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Figure 3. Baseline correlations between platelet activation and weight, body mass index (BMI), subcutaneous adipose tissue area, and lipid peroxidation. Basal correlation between U-11-dehydro-TXB2 and weight (panel A), BMI (panel B), SAT (panel C), and U-8-iso-PGF (panel D) in obese patients with prediabetes or early diabetes. SAT, subcutaneous adipose tissue.
Figure 3. Baseline correlations between platelet activation and weight, body mass index (BMI), subcutaneous adipose tissue area, and lipid peroxidation. Basal correlation between U-11-dehydro-TXB2 and weight (panel A), BMI (panel B), SAT (panel C), and U-8-iso-PGF (panel D) in obese patients with prediabetes or early diabetes. SAT, subcutaneous adipose tissue.
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Figure 4. Effects of Liraglutide- or lifestyle-induced weight loss on platelet activation and lipid peroxydation in obese subjects with prediabetes or early type 2 diabetes mellitus. Effect of liraglutide- or lifestyle counseling–induced weight loss on in vivo platelet activation, as assessed by U-11-dehydro-TXB2 (panel A), and in vivo lipid peroxidation, as assessed by U-8-iso PGF (panel B), in obese patients with prediabetes or diabetes diagnosed within one year.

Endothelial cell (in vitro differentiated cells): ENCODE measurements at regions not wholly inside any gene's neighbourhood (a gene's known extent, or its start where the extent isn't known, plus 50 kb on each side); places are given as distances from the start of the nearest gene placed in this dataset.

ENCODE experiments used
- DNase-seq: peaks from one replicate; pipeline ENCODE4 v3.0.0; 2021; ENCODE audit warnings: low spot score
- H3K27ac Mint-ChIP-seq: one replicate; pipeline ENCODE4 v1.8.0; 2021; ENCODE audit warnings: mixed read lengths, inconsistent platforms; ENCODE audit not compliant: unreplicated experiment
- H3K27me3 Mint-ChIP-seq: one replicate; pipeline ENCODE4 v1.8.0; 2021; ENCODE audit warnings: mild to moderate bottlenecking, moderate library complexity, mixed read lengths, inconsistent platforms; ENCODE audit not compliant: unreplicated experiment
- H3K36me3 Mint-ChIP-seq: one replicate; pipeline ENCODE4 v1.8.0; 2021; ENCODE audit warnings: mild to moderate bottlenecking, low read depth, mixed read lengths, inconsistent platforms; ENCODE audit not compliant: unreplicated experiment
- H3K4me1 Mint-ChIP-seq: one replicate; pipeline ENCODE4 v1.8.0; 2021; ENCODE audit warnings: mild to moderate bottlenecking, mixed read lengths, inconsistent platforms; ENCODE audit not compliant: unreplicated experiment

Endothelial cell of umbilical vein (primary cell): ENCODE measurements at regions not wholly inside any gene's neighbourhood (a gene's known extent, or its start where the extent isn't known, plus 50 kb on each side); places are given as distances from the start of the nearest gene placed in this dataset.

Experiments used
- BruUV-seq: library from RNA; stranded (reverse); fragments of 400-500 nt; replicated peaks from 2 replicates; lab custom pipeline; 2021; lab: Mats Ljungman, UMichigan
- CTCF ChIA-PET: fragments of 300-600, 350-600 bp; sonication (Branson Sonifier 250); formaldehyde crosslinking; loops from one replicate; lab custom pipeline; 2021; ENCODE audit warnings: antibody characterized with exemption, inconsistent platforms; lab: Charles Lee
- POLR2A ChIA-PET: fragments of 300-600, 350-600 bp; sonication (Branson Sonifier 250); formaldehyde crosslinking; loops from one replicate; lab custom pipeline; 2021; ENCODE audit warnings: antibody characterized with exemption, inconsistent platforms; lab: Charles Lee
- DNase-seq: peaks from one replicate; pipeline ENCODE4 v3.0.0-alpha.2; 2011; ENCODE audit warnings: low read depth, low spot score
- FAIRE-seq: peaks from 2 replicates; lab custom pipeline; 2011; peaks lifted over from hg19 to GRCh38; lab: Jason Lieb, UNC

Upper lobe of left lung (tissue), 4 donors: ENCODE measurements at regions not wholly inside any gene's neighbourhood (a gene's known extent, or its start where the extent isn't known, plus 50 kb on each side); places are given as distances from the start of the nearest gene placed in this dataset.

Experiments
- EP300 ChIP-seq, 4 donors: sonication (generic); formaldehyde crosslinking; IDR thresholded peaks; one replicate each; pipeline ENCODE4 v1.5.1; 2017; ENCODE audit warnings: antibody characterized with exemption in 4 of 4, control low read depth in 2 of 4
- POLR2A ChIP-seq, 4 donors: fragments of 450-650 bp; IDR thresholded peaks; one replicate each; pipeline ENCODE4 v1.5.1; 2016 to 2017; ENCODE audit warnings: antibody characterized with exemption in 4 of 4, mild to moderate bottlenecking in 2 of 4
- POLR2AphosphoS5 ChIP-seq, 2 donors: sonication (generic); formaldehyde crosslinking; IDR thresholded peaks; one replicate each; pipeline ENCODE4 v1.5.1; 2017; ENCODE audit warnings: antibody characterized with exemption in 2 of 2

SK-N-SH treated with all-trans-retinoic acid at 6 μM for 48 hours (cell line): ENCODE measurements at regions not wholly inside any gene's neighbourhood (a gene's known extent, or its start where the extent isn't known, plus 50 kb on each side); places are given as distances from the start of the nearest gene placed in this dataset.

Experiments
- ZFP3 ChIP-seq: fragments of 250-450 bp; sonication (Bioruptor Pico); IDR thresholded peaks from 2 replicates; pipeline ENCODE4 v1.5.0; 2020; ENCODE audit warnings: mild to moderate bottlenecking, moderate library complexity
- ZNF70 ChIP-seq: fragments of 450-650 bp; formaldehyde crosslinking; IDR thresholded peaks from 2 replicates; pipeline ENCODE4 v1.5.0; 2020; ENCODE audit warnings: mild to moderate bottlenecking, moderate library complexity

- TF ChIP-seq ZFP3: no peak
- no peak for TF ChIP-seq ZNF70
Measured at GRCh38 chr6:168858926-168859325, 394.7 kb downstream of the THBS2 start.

Figure 4. Effects of Liraglutide- or lifestyle-induced weight loss on platelet activation and lipid peroxydation in obese subjects with prediabetes or early type 2 diabetes mellitus. Effect of liraglutide- or lifestyle counseling–induced weight loss on in vivo platelet activation, as assessed by U-11-dehydro-TXB2 (panel A), and in vivo lipid peroxidation, as assessed by U-8-iso PGF (panel B), in obese patients with prediabetes or diabetes diagnosed within one year.
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Table 1. Clinical and laboratory baseline characteristics of obese patients randomized to Liraglutide- or lifestyle-induced weight-loss intervention.
Table 1. Clinical and laboratory baseline characteristics of obese patients randomized to Liraglutide- or lifestyle-induced weight-loss intervention.
VariablePre-Liraglutide (n = 18)Pre-Lifestyle (n = 17)p-value *
Age (years)55.5 (48.0–64.0)53.0 (51.0–55.0)0.753
Gender (male), n (%)11 (61)8 (47)0.505
BMI (kg/m2)36.6 (34.6–39.0)33.5 (31.2–39.8)0.222
Type 2 diabetes, n (%)8 (44)7 (41)-
IGT/IFG, n (%)10 (59)10 (56)-
Waist (cm)114.5 (112.0–127.0)105.0 (100.0–117.0)0.021
Systolic BP (mmHg)146.0 (130.0–154.0)137 (123–144)0.120
Diastolic BP (mmHg)84.0 (79.0–88.0)80 (72–84)0.124
Smoke, n (%)4 (22)0 (0)0.153
Hypertension, n (%)15 (83)9 (53)0.075
Dyslipidemia, n (%)7 (39)8 (47)0.738
CVD, n (%)1 (5.6)3 (17.6)0.337
Previous MI, or revascularization, n (%)0 (0)0 (0)-
Previous TIA/stroke, o revascularization, n (%)0 (0)1 (5.9)0.485
PAD, n (%)1 (5.6)0 (0)-
Carotid stenosis, n (%)1 (5.6)4 (23)0.177
Microvascular disease, n (%)0 (0)1 (5.9)0.485
Total cholesterol (mmol/L)4.3 (3.6–4.8)4.4 (4.0–4.6)0.632